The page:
Overview on Leca® Lightweight Aggregate Concrete (LWAC)
Interview with Geir Norden (Leca® Concrete Specialist)
1. Lightweight aggregate concrete (LWAC) has been used for a long time. One of the earliest uses of reinforced LWAC was in the hulls of ships and barges from around 1918 in the USA. Why is LWAC still an important solution in the infrastructure market today? And what has changed over the last 100 years with LWAC technology?
Geir Norden: Well, we have the same challenges today as 100 years ago. Ships and floaters need to float and to achieve this, lightweight materials achieve better buoyancy. The weight of a concrete structure is still very dependent on the density of the material itself, so lightweight concrete offers a greater advantage. The quality of the LWA has improved significantly during the last 100 years in strength, density, ratio and variation. Today it is simple to make LWAC with a typical compressive strength of 60-70 MPa and still reduce the concrete density by 20-30%. The variations in the quality of the LWA is very low today with uniform and fine pore structure, resulting in standard deviation figures which are lower than for similar normal density concrete, which is remarkable. In addition, the binder system and reinforcement together with the knowledge on LWAC has improved. The largest improvement in recent times is the addition of additives including super plasticizers which make LWAC even more innovative, and this includes LWAC offering self levelling and pumpability for easy delivery to site.
2. Can we compare normal concrete with LWAC, so we can substitute normal concrete with LWAC in every project, in terms of concrete characteristics, price, and sustainability?
Geir Norden: Yes and no. It is possible to substitute all normal weight concrete structures with lightweight concrete, but it is up to the Design Engineer to evaluate the benefits by doing so. It is all in the design, how to design and construct a sustainable structure. The LWA itself costs more than ordinary concrete aggregate, hence this will increase the concrete costs of the LWAC comparable.
From recent projects, my experience tells me that LWAC comes in at a 1.5 to 2 times higher price, depending on the mix design and logistics. It is therefore reasonable to use LWAC where you can find a benefit from the reduced weight and size of the construction. And there are several types of projects. Typical applications are floaters and structures with a long span. Here we can utilize the low weight and reduce the construction costs despite the higher unit price of the LWAC comparable. The LWAC offers good mechanical characteristics and can cover the price differentials when compared to normal density concrete. All designers should be able to calculate and design with LWAC.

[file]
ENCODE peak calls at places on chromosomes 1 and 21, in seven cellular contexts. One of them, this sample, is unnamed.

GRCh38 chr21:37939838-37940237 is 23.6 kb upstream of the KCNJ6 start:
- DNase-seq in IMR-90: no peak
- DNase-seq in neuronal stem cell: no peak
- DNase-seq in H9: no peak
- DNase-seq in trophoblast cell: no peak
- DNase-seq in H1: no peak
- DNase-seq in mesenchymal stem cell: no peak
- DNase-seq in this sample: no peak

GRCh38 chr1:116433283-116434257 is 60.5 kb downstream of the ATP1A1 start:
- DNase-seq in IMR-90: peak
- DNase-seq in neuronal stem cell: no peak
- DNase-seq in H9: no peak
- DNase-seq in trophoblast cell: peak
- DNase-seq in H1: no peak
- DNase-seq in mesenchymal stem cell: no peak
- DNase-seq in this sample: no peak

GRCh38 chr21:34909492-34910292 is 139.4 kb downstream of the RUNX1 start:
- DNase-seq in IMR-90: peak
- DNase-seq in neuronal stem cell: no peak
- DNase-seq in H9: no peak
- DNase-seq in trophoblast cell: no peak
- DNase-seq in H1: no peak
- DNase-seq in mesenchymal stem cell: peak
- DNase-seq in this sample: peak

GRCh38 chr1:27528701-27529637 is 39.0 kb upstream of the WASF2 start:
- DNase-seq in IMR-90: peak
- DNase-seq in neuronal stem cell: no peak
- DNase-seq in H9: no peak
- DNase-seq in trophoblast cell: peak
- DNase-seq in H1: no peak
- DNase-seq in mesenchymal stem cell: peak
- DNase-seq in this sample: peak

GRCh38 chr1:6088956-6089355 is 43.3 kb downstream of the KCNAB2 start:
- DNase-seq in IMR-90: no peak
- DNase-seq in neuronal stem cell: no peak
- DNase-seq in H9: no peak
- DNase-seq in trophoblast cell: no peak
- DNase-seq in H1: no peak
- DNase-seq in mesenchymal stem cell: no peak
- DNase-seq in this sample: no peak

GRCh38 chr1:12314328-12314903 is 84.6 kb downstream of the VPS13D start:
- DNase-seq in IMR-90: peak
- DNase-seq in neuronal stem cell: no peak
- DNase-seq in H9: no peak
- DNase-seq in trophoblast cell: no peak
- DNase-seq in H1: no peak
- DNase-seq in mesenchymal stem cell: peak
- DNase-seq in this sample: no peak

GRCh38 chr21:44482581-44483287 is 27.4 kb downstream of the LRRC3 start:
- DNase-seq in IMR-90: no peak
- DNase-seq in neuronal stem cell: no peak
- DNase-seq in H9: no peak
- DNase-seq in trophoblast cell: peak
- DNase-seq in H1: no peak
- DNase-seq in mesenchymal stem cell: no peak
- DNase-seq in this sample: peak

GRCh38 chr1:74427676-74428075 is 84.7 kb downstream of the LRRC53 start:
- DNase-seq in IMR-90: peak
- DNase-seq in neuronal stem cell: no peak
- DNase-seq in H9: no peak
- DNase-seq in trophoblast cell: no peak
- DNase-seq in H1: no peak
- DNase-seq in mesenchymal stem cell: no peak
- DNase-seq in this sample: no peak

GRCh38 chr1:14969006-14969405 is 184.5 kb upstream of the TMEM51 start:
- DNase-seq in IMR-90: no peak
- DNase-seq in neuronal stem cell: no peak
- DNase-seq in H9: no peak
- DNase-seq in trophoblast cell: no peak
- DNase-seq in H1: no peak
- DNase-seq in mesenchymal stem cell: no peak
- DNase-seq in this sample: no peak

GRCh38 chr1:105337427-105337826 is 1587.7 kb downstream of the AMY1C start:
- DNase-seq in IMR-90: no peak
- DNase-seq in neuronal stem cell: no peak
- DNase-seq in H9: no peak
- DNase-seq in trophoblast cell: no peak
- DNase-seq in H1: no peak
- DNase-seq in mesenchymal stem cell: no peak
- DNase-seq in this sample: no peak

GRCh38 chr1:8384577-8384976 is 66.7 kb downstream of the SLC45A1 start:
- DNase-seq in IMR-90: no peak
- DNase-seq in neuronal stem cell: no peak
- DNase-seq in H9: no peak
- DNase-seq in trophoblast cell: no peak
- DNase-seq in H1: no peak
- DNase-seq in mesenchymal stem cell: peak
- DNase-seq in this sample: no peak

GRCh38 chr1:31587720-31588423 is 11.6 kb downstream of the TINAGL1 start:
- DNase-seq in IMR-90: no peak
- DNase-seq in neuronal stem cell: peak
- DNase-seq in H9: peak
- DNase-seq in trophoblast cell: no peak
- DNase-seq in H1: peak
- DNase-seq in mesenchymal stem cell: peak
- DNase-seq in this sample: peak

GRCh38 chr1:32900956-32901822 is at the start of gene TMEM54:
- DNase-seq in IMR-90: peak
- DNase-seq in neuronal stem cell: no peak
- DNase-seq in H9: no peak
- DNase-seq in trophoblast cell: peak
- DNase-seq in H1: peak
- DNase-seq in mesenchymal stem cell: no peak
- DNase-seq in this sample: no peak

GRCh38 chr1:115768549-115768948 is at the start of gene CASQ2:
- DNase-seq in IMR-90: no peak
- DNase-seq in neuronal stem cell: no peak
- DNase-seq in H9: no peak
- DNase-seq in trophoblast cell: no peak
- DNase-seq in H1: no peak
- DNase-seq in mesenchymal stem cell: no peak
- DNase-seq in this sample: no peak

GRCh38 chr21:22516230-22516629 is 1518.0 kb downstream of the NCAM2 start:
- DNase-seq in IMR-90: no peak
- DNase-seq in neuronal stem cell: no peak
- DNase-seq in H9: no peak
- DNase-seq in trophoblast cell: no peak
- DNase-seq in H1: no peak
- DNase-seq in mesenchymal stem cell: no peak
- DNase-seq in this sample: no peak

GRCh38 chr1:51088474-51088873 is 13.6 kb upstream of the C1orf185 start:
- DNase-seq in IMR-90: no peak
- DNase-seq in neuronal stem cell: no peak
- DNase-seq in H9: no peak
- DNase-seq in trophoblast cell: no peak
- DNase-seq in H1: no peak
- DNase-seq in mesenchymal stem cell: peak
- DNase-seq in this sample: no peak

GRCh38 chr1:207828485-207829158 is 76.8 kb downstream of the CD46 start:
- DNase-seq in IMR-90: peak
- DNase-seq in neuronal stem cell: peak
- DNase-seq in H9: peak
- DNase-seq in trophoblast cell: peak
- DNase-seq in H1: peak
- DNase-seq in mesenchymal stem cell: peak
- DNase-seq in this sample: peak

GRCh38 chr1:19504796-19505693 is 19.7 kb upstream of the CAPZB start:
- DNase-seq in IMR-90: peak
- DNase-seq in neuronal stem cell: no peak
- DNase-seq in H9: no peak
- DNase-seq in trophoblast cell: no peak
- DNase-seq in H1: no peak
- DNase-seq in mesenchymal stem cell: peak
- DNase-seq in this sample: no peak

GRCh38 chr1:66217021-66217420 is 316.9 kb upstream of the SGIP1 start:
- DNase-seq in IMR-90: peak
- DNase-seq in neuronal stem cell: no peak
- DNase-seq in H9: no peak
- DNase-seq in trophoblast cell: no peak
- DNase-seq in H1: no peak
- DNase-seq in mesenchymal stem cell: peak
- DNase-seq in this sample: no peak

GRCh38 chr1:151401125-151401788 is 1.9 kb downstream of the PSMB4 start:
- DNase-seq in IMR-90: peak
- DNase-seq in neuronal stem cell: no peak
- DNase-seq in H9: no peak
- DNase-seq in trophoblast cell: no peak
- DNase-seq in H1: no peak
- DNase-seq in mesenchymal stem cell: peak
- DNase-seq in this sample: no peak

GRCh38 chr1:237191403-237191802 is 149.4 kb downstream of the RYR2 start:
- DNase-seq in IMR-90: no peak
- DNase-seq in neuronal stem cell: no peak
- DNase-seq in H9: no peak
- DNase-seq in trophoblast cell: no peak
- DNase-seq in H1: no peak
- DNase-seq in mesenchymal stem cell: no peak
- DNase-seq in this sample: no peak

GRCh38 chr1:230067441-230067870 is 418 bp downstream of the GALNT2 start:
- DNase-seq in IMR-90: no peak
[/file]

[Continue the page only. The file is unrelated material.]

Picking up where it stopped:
Regarding the question on sustainability, the answer is similar; reducing the weight of the structure and being able to construct longer, wider, and slimmer designs, whilst reducing the concrete structure itself, will generate an overall more sustainable structural design.
3. Today, LWAC is widely used across the world as an alternative to normal density concrete (NDC). Can you please mention some of the key projects in recent times where Leca® LWA was used in the design?
Geir Norden: I would like to highlight the Norwegian oil platforms and some of the world’s largest bridges with long spans. This includes the Troll Oil and Gas platform which is a floater and a gravity-based platform with modified light weight concrete in the top shaft. Two recent bridges built in Norway are also highly noteworthy; The Tryssfjord Bridge is a 537m long cantilever bridge with LWAC in the main span. The current development at Nydal bridge in Trondheim is the first structure in Norway where we have pumped LWAC with pre saturated Leca® 800. I would also like to highlight the modern offshore windmill floater that was built in Spain recently by DemoSATH - we believe this structure is groundbreaking for floater design.